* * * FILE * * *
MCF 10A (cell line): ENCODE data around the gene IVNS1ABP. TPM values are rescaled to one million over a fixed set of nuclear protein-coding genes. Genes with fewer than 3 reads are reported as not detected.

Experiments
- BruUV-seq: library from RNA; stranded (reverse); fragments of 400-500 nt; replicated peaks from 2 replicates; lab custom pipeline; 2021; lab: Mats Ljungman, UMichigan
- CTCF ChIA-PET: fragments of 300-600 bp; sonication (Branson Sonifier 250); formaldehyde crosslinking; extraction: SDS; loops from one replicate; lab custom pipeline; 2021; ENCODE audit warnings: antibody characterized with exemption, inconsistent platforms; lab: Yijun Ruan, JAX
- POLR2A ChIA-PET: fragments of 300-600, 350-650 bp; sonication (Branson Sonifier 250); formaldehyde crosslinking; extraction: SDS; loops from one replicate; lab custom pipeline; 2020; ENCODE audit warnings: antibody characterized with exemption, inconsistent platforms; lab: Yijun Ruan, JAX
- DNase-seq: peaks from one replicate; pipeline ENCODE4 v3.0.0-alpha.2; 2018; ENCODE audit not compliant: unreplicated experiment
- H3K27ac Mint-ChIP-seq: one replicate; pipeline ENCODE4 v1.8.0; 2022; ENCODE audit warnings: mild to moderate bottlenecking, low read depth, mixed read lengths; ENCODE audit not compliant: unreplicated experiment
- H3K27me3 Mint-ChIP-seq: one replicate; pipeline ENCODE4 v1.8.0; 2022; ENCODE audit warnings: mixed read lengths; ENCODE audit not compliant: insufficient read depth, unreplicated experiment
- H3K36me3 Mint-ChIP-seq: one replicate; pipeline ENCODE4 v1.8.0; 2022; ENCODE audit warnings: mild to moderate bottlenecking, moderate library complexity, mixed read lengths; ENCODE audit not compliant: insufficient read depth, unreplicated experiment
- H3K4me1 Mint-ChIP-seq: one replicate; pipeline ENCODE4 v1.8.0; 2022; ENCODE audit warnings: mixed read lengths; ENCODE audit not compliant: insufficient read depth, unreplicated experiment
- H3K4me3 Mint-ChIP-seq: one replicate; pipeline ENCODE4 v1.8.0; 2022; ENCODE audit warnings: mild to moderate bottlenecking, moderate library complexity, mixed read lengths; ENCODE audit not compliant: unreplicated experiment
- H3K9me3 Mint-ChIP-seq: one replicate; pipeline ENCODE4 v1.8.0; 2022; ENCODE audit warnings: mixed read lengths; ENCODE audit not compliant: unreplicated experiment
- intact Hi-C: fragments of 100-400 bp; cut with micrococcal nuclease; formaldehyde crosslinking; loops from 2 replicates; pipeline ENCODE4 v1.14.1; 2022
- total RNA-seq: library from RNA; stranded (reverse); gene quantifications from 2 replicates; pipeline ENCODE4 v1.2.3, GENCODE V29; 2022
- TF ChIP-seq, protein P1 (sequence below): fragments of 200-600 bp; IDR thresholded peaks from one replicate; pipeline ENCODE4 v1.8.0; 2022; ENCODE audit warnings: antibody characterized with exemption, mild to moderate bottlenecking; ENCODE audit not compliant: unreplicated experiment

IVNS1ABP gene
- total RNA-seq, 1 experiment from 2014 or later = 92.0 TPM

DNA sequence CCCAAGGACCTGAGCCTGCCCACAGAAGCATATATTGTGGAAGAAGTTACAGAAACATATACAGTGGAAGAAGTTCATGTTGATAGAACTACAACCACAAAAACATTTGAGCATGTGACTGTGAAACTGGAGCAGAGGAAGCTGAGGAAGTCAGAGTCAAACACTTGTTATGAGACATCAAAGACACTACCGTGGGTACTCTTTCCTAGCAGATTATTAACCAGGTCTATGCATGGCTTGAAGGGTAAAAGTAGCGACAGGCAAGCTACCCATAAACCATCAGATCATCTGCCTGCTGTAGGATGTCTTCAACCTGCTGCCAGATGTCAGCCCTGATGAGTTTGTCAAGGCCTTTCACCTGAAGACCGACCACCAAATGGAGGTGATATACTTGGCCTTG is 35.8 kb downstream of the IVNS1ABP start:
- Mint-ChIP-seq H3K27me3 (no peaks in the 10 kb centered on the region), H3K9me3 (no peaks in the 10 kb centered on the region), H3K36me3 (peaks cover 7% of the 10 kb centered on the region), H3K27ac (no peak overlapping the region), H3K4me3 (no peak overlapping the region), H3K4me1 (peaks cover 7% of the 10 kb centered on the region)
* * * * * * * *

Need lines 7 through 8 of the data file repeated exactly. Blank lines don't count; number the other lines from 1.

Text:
- H3K27ac Mint-ChIP-seq: one replicate; pipeline ENCODE4 v1.8.0; 2022; ENCODE audit warnings: mild to moderate bottlenecking, low read depth, mixed read lengths; ENCODE audit not compliant: unreplicated experiment
- H3K27me3 Mint-ChIP-seq: one replicate; pipeline ENCODE4 v1.8.0; 2022; ENCODE audit warnings: mixed read lengths; ENCODE audit not compliant: insufficient read depth, unreplicated experiment